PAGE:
WHY such a long cape--never have seen this?

I’m sure it is but why so long? I’ve seen the regular red floor length capes but never down the aisle like that.

I think some people go for the pomp.

To me it seems kinda shallow.

I’m the judgey sort who would roll my eyes at a bride with a veil and train that long.

1 Like

That’s him alright.
Wondered when someone got around to posting that.

1 Like

It’s called a cappa magna but what the rules are governing where and when it is to be worn, I have no idea. It’s only ever Cardinal Burke who is photographed wearing one, or at least I don’t remember ever seeing pix of anyone else wearing a cappa magna.


1 Like

Why a long cape?

Why not?

Exactly my Ent tree friend!
(10 characters)

1 Like

It looks a bit impractical. :flushed:


Amazing that people think musicians should not show off, but a garment for the clergy that is clearly WAYYYYYY over the top is fine.
Go figure.


I find it strange that because our clothing choices today are so pedestrian, so casual, and so judgmentalized, we get to decide for all time what is ‘OK’ and what isn’t.

At the same time that we encourage wonderful individual us to wear absolutely anything we choose at any time whatsoever–modesty be damned, dignity be damned, respect be damned–and where we shrill outrage at those who dare to judge someone based on clothing– a few neoPuritan types have brainwashed perfectly intelligent people into thinking that Catholic priests, and Catholic priests alone, may NOT wear what they choose. . .unless what they choose dovetails with what they, in their joyless, stripped down, cheap and dreary misunderstanding of what is ‘appropriate’ for God have decided is ‘right’.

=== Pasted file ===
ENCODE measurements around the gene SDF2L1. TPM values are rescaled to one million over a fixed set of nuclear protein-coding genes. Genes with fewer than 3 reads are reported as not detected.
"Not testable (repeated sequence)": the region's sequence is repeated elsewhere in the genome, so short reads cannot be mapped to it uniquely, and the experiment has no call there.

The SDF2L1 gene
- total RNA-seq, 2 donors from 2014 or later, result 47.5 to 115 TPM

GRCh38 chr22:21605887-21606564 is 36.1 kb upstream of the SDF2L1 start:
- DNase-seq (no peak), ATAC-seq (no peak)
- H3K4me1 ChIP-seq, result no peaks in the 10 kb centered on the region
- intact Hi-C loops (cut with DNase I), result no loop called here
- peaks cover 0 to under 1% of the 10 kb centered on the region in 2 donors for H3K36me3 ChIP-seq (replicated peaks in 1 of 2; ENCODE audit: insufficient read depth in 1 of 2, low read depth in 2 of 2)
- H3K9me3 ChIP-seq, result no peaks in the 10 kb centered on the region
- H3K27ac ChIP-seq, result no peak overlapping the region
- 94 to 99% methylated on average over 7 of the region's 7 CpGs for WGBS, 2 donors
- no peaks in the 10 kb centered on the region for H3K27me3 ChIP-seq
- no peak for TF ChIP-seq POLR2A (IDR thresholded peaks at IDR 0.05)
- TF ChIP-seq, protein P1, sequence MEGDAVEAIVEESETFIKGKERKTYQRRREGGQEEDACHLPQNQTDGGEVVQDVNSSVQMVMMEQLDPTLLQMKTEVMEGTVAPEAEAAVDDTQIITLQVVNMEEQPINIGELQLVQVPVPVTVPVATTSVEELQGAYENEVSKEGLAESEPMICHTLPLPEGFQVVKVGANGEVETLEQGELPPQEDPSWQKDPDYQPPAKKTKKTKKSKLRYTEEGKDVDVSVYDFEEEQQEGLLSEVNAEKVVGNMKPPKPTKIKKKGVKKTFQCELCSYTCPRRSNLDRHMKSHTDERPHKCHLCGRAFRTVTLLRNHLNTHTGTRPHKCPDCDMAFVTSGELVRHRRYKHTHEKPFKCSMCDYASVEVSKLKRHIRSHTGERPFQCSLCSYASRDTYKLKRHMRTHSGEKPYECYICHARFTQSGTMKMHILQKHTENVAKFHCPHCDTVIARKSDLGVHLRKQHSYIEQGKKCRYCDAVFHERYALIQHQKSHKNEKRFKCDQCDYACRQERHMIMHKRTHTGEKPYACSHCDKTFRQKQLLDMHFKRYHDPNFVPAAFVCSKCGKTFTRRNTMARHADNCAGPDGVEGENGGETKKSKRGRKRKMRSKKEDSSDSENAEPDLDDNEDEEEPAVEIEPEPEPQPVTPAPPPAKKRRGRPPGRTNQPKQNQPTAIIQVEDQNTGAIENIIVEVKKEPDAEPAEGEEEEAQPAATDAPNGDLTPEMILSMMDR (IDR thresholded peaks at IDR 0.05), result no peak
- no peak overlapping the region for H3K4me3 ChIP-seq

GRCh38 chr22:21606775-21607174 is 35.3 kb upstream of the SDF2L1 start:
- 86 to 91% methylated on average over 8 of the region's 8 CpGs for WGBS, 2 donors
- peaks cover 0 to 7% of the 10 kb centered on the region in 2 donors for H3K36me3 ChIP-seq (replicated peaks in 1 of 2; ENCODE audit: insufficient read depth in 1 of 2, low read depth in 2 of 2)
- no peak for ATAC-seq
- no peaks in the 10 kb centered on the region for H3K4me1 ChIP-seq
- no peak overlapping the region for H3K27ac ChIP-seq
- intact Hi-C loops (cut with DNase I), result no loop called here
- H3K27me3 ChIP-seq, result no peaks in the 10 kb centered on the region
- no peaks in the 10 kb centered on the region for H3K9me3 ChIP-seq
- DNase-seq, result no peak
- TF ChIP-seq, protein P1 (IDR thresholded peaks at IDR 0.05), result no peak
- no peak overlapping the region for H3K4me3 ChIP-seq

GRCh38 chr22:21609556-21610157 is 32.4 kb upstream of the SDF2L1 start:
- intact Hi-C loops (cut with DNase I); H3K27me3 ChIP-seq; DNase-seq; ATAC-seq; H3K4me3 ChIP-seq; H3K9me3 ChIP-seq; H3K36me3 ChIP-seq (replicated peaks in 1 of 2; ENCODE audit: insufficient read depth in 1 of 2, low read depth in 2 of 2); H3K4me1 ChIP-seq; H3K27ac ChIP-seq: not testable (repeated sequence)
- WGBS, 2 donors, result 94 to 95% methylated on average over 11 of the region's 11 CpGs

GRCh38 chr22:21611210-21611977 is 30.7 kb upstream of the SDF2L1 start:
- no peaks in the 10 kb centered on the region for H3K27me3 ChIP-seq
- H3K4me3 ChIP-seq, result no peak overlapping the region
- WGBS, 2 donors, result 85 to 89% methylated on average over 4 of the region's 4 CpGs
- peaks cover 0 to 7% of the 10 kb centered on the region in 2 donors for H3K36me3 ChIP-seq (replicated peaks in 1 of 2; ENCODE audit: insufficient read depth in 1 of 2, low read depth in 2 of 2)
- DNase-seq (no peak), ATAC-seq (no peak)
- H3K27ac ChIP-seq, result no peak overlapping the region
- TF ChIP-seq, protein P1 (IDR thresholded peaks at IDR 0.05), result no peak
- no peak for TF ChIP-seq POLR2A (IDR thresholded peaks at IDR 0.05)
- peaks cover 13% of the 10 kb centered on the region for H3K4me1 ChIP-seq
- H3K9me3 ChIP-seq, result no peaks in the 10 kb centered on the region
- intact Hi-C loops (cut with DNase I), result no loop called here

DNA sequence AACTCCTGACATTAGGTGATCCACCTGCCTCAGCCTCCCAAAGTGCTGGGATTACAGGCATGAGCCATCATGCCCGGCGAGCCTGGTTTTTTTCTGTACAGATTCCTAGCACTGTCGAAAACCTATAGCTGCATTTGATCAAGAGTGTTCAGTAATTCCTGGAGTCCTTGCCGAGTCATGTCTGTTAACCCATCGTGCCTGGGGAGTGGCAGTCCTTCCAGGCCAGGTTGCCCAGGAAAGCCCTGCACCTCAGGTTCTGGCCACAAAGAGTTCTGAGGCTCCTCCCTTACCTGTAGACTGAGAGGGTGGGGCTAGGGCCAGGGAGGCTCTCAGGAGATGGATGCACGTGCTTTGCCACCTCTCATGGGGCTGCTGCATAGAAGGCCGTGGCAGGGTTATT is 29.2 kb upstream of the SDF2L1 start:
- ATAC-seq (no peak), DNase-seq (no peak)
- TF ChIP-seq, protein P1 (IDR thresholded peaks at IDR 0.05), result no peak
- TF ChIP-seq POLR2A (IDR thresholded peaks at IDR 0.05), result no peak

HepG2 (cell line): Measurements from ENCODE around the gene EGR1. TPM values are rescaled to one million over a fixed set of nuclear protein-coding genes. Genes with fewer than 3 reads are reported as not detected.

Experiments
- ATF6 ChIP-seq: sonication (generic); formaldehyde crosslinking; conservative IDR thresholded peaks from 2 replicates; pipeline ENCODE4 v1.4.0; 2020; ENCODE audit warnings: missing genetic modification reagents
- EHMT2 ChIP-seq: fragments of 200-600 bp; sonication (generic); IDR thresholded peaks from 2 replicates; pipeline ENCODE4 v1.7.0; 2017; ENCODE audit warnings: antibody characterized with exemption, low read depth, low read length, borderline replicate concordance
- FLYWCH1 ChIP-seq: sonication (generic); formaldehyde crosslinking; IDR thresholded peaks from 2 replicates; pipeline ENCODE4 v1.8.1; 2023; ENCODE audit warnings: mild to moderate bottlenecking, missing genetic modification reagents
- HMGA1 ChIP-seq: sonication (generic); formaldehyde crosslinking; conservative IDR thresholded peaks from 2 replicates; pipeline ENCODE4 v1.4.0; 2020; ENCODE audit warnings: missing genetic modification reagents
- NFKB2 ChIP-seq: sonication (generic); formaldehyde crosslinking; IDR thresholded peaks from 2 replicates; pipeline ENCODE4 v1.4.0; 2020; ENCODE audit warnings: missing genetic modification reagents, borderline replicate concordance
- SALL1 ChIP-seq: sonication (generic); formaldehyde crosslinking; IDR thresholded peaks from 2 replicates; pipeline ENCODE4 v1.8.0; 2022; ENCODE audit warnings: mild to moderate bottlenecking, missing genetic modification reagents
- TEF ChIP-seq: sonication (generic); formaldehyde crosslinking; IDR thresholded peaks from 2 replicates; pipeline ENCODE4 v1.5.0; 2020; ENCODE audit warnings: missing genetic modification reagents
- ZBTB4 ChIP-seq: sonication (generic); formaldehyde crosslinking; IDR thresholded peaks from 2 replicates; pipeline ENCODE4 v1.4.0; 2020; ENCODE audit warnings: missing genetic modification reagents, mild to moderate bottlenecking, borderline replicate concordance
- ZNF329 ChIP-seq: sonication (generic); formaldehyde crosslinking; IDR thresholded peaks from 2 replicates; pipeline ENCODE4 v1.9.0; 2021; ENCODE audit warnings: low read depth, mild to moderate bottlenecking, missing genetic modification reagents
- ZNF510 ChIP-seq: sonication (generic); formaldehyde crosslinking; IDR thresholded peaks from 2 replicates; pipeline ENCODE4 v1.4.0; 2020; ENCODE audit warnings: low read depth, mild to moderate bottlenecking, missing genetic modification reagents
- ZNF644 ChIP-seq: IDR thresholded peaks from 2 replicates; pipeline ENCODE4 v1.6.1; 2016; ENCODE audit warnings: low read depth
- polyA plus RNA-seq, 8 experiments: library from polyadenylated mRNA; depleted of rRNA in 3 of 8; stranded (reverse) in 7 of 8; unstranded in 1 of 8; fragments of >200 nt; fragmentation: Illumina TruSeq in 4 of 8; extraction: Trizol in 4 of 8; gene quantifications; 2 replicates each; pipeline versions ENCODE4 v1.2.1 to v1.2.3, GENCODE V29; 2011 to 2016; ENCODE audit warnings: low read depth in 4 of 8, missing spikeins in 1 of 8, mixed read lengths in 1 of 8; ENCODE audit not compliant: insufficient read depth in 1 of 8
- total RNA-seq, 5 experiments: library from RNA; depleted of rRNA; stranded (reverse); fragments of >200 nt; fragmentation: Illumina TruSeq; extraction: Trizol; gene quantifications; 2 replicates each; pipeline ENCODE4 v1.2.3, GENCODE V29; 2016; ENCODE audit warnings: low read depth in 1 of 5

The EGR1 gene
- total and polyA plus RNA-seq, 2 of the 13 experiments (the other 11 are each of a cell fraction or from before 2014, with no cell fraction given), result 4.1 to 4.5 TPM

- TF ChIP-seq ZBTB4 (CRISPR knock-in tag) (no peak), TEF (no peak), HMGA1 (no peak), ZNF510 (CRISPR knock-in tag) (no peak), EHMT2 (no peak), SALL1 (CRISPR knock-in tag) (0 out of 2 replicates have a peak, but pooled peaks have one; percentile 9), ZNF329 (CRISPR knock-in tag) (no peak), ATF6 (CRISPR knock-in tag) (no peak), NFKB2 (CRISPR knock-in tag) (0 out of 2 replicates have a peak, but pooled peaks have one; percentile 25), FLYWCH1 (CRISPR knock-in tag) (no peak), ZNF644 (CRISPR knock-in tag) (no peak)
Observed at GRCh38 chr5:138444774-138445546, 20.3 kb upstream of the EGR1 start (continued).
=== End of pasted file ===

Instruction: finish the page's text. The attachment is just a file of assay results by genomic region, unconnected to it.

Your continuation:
Tiedye vestments? Great! Show’s he’s open and multicultural!
Cheap sweats? Shows he’s ‘one of the people’!
Cheap suits? HE’s not one of those showy people taking bread from the mouths of the poor!

But. . .
Roman collar? He’s an ELITIST! He wants to be treated like somebody special, not like a 'regular guy!"
Vestments that were not just ‘regular wear’ but which were thoroughly appropriate, with deep and nuanced liturgical meaning which not only elevated the mind of the priest toward God, but elevated that of the people as well. . .understandings that had been part of our Jewish heritage before our own. . .misunderstandings of which led in other ways to the Iconoclastic heresy in the first millennium and the Reformation in the second. . .
OH NOES! We can’t POSSIBLY have a priest looking as though he is representing not “Christ the humble MAN who just happens to be passing around bread and wine at a MEAL”, but Christ the Saviour and King to whom we, the undutiful subjects, owe humble and fearful obedience. . .even though 99% of the time even our Cardinals today, including Cardinal Burke, are wearing garb so plain that they would have been assumed in earlier times to have been shipwrecked or wandering in dangerous lands and having to make due with ‘humble garb’. . . but we cannot stand, it seems, anything other than dreary faux egalitarianism today, more’s the pity.